To describe new users of antihypertensive medications and identify predictors of combination therapy initiation in older Americans.
Retrospective observational cohort study.
Population-based study using U.S. Medicare fee-for-service healthcare claims (2007-2010).
Medicare beneficiaries aged 65 and older with no recent diagnoses, procedures, or medications for cardiovascular disease who newly initiated an antihypertensive therapy (n = 275,493; 210,605 initiated monotherapy, 64,888 initiated combination therapy).
Multivariable Poisson regression was used to assess factors associated with initiation of combination therapy versus monotherapy, including participant characteristics, prescriber characteristics, and participant encounters with the healthcare system.
Initiation of combination therapy increased from 21.9% in 2007 to 24.7% in 2010. The most frequently initiated combinations were angiotensin-converting enzyme inhibitors with thiazide (29.7%) and angiotensin II receptor antagonists with thiazide (18.7%). Blacks (prevalence ratio (PR) = 1.48, 95% confidence interval (CI) = 1.45-1.51 vs. whites), individuals seeing a generalist (PR = 1.10, 95% CI = 1.07-1.14), individuals seeing more than one doctor (PR = 3.38, 95% CI = 3.33-3.44), and participants with no pharmacy claims in the previous 6 months (PR = 1.34, 95% CI = 1.30-1.37 vs. ≥3 unique drug classes) were more likely to initiate combination therapy, whereas those who had more outpatient visits in the previous 12 months were less likely to initiate combination therapy (per five visits, PR = 0.82, 95% CI = 0.80-0.83).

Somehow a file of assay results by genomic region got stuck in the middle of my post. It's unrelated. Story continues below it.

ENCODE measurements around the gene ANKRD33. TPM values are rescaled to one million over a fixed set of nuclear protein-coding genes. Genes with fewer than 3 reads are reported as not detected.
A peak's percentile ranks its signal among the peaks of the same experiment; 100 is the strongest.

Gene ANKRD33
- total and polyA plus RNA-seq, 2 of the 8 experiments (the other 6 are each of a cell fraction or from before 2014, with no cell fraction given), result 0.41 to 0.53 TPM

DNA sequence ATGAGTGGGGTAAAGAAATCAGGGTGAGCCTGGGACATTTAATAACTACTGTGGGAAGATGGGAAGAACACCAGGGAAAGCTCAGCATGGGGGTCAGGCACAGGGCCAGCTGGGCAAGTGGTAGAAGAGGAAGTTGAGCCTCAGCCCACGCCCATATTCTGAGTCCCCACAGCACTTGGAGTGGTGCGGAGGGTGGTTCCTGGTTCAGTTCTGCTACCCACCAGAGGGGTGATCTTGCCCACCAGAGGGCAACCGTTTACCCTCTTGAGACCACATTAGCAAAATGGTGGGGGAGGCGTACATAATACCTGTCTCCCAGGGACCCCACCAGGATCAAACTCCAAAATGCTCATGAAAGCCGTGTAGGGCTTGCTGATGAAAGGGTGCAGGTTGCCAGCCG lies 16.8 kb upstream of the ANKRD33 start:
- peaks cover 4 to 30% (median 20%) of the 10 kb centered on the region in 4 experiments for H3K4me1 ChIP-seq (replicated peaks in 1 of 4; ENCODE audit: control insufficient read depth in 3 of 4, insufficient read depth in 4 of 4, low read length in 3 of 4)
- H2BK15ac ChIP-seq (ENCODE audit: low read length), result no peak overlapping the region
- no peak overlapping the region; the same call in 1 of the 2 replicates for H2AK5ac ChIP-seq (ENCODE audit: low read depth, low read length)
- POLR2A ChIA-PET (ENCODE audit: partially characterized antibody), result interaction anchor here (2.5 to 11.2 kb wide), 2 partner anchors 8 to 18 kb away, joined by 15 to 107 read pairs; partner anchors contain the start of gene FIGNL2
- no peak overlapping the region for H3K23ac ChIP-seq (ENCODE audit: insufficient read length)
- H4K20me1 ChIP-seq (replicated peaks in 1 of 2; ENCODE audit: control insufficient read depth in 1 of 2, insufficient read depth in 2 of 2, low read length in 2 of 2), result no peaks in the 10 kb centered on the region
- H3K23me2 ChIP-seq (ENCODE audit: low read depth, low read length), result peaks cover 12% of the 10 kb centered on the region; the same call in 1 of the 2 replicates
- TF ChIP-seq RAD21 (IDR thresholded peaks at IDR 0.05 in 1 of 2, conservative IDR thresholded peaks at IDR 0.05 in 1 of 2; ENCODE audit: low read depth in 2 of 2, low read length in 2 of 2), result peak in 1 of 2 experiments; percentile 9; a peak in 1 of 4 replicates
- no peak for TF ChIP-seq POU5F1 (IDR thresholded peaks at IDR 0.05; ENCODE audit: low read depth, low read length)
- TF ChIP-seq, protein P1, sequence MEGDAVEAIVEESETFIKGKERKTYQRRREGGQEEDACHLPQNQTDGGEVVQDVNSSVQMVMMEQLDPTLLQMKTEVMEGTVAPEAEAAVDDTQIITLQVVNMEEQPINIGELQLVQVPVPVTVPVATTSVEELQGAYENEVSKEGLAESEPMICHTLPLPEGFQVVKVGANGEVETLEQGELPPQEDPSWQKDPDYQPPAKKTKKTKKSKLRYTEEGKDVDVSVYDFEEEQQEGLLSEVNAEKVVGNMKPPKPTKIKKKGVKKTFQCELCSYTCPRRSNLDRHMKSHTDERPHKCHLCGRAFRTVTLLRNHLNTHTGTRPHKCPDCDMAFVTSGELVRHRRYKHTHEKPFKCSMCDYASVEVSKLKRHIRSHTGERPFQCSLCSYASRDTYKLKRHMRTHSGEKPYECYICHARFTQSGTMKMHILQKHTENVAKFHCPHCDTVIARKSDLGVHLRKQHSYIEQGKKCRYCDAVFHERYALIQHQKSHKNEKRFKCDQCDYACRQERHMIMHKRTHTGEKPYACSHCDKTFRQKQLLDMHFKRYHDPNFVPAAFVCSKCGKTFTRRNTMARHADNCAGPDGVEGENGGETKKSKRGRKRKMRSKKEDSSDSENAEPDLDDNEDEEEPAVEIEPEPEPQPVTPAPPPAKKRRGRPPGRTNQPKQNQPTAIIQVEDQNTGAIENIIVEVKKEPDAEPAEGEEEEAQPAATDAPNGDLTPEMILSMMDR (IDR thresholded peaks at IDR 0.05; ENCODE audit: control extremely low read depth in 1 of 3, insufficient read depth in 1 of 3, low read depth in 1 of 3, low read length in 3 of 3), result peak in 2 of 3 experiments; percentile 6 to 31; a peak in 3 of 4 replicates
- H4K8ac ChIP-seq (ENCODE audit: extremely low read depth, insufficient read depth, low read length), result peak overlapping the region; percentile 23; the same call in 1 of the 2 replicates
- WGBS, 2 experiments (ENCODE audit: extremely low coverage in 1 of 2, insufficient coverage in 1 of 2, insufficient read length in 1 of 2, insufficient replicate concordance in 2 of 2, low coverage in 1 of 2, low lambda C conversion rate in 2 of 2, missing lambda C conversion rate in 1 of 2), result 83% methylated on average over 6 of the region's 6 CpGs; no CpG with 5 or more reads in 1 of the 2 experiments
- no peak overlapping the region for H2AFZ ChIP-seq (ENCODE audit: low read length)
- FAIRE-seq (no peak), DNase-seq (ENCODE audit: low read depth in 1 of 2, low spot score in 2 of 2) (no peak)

Nearly one in four new users of antihypertensive medications aged 65 and older started treatment with combination therapy. Blacks, individuals living in the south, and those with fewer outpatient physician office visits were more likely to initiate combination therapy. Further research is needed to determine whether this approach to managing hypertension is being well targeted to individuals who will require combination treatment.